Location: The Jezreel valley (between Afula and Nazareth
The ancient name of the place: Rova el Natzra . This name was changed to Mizra.
Year of Establishment: 1923.
Founders: Originally founded by a group of pioneers from Russia, who were joined by group from Poland called “Tzrifin”. In 1929 they were joined by a large group of “Hashomer Hatzair” graduates from Galicia, mainly from the town of Nadborna and this group was called according to the name of the town. The settlement became a kibbutz and joined the Kibbutz Artzi federation.
In the 1930’s a youth group from Germany arrived at Mizra.
In the late 1940s and early 1950s other groups joined the kibbutz. This body was composed of Bulgarian youth (1943) and Hungarian youth (“Geulim”), the first group of children who were born on Mizra and graduates of Hashomer Hatzair in Kiryat Haim. Together they constituted the “Ein Gedi” group whose members were the major social and economic leaders on the kibbutz for many years. From the late 1950s and afterwards alumni from the local educational institution (high school), both the children of members and children sent by their families to be educated on the kibbutz, became new members.
The children in the latter group were “adopted” by kibbutz families and became an important part in the demographic growth of the kibbutz.
The kibbutz population today is composed of 350 members. Together with the members, children and temporary inhabitants the total population is 700.
Characteristics: Mizra is a stable, cohesive kibbutz. The far reaching changes recently made in the style of life were made after careful, responsible consideration. The difficult discussions that preceded the changes were characterized by an atmosphere of tolerance and respect for all opinions. The kibbutz has a rich cultural life and holiday celebrations.
The events are enriched by the talents of local artists and attended by most of the members.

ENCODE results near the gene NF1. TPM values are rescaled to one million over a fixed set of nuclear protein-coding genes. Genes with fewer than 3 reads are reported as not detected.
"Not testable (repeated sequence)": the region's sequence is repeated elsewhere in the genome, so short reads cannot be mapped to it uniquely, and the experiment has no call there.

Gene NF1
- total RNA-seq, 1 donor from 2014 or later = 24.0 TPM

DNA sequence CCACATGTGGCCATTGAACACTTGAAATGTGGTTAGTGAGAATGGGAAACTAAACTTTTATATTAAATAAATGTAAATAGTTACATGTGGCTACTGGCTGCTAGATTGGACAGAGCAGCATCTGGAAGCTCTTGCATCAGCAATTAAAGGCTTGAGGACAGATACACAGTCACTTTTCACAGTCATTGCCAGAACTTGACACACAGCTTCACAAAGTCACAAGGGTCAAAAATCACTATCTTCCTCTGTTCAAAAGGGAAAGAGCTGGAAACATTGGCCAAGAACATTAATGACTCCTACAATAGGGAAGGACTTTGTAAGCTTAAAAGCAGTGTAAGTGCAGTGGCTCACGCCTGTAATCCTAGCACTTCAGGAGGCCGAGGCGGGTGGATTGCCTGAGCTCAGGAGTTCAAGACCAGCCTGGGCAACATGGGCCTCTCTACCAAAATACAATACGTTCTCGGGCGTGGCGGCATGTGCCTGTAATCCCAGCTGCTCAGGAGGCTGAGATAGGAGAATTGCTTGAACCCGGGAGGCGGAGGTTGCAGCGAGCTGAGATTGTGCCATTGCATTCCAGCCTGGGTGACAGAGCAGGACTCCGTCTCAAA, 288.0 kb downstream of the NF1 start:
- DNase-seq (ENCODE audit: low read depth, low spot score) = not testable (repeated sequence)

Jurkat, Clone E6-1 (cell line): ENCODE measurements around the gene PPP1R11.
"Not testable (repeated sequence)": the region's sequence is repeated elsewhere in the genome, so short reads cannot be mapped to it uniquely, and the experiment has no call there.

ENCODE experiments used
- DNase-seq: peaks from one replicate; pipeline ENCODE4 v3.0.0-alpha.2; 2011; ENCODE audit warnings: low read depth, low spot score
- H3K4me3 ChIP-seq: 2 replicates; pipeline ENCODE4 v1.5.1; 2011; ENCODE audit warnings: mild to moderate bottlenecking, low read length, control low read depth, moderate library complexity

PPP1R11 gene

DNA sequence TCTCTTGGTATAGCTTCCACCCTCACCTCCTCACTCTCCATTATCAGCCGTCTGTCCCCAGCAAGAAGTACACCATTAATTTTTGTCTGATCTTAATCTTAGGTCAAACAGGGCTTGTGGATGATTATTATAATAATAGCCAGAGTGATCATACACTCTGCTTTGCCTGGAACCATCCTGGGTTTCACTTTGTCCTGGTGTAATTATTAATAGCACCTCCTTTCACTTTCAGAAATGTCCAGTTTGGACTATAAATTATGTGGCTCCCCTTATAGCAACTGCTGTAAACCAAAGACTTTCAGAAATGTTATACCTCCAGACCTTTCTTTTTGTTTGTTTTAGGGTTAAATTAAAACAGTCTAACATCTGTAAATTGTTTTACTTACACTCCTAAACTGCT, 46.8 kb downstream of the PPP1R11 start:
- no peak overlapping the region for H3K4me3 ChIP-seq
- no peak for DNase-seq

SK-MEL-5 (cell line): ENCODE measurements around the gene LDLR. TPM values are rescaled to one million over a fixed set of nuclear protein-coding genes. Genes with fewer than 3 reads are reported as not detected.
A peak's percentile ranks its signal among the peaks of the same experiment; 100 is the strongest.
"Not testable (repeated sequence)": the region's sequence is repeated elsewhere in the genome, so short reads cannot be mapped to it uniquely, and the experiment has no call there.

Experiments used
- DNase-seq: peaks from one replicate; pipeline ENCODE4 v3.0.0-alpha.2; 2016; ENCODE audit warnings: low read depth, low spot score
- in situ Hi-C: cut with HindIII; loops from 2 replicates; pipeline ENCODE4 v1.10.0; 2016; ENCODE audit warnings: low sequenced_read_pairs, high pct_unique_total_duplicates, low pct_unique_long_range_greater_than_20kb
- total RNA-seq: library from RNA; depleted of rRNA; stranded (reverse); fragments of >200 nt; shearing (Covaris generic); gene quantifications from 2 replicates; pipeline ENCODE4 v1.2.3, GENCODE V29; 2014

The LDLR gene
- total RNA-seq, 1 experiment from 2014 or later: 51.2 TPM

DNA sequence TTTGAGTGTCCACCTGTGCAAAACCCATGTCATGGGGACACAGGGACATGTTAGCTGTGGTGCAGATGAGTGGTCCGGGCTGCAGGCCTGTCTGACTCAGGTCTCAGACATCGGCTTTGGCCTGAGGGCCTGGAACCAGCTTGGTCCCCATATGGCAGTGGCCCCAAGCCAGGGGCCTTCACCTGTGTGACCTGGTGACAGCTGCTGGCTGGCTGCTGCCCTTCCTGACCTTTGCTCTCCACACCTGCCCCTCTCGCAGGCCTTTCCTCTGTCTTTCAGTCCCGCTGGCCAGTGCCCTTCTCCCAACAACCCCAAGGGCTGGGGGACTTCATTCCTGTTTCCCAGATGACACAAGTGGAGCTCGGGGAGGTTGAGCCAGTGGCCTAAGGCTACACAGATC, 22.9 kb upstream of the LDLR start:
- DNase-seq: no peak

Mizra in literature: Written material about the kibbutz can be found in the book Wounded Bird (a diary written by Dora Bader between the years of 1933-1937), and in books and stories written by Reuven Kritz, Shamai Galander and Avram Cantor which were inspired by the kibbutz and its members. A regular internal bulletin has been published almost every week since the kibbutz’s inception. Documentary material has been cataloged and can be found in the kibbutz archive and artistic creations are displayed at the “Little Mizra” museum.
Culture and creativity: Since its inception, Mizra has had a rich cultural life which also served as a strong factor in social cohesion.
In the years before television there was a party every Friday evening. In addition to the celebration of the Jewish holidays, the tradition of celebrating the “Kibbutz Holiday” was established in the 1980’s which was dedicated to a different subject about life on the kibbutz each year (usually under the direction of Yossi Amir.) The tradition of a “Kabalat Shabbat” ceremony for all members before dinner in the dining room began in the 1960’s. Plays under the direction of Hanoch Paz and in which many members participated began in the 1940’s. These plays were held in the “Jezreel Goren” that contained an open theater with hundreds of places and is now the site of the Jezreel Valley Academic College. Each play was performed several times, in which dozens of members participated, spending long late hours at rehearsals after their working days Naturally this created a special social atmosphere among the participants. This tradition of long plays gave way to the short sketches written by kibbutz members (Shamai Galander and Rafi Ramon) and usually presented at wedding parties. During this time it was usual to hold joint wedding celebrations for a few couples, and the program was rich and varied. Each of the holidays provided the opportunity for creative expression in music, dance, scenery and writing. Kibbutz Mizra is blessed with a number of world class researchers and artists, who still donate their skills to the cultural life of the kibbutz and continue to do so in the years following privation.
Kibbutz area: 775 hectares of which 650 are field crops and orchards.
Address: Kibbutz Mizra. Zip code 19312.
photographed by: Rachel Aloni
צילום: רחל אלוני